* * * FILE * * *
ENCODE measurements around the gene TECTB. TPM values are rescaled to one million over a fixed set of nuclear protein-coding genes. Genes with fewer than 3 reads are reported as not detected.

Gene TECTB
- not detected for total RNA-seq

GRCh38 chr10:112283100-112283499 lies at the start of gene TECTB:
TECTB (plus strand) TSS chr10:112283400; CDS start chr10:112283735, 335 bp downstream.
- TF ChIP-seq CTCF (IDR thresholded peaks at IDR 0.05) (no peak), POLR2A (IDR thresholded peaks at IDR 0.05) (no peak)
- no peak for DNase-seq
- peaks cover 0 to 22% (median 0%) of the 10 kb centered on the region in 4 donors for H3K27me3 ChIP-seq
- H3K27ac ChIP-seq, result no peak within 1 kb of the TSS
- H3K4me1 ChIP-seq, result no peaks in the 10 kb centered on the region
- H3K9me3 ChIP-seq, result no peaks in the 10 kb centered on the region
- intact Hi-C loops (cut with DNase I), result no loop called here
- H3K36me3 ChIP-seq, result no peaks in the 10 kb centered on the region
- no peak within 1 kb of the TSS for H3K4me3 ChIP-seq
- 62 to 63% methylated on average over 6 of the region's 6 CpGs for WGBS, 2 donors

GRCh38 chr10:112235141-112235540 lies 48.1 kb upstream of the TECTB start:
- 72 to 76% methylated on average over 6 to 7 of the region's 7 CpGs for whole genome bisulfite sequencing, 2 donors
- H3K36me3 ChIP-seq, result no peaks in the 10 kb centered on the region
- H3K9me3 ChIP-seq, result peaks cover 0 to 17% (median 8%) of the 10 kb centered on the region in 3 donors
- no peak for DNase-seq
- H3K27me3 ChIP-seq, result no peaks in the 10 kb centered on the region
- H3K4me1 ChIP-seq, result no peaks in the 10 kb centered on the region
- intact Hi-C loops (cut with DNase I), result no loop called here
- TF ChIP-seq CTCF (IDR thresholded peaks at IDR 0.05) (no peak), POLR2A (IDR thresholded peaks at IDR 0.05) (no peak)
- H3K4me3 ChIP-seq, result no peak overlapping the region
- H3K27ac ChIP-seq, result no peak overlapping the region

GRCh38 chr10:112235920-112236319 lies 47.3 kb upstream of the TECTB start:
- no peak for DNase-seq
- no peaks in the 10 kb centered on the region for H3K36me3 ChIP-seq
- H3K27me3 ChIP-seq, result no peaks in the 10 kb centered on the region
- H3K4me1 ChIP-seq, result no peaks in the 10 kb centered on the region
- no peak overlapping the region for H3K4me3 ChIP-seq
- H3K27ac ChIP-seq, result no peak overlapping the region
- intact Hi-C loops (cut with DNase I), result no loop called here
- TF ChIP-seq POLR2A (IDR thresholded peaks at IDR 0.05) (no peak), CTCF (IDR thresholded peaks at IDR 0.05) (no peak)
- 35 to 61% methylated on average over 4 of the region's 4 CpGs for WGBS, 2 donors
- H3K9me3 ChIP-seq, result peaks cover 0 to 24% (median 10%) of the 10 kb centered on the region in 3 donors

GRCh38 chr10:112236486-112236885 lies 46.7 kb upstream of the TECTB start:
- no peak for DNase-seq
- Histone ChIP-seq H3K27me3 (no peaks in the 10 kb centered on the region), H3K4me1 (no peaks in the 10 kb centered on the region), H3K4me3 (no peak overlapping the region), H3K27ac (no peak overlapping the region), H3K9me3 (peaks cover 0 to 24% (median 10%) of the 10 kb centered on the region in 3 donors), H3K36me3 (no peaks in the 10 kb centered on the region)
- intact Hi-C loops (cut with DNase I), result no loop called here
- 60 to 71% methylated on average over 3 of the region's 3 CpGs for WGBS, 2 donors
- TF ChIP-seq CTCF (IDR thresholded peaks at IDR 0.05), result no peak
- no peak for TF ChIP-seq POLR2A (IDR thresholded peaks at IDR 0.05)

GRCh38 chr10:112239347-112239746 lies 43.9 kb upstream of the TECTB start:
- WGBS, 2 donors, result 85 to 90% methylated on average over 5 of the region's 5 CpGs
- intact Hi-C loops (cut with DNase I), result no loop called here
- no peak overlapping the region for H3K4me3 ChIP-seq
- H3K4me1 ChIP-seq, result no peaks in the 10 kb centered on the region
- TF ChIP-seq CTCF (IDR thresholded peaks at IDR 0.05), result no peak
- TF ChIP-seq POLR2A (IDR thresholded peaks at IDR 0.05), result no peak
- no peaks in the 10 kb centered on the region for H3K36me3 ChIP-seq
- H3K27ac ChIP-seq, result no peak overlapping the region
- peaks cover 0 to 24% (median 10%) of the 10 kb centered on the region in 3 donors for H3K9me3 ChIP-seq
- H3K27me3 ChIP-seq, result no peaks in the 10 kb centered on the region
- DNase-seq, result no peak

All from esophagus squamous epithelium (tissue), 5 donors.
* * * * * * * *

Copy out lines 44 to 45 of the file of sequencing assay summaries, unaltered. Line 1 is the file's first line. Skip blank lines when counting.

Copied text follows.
- no peak for TF ChIP-seq POLR2A (IDR thresholded peaks at IDR 0.05)

GRCh38 chr10:112239347-112239746 lies 43.9 kb upstream of the TECTB start: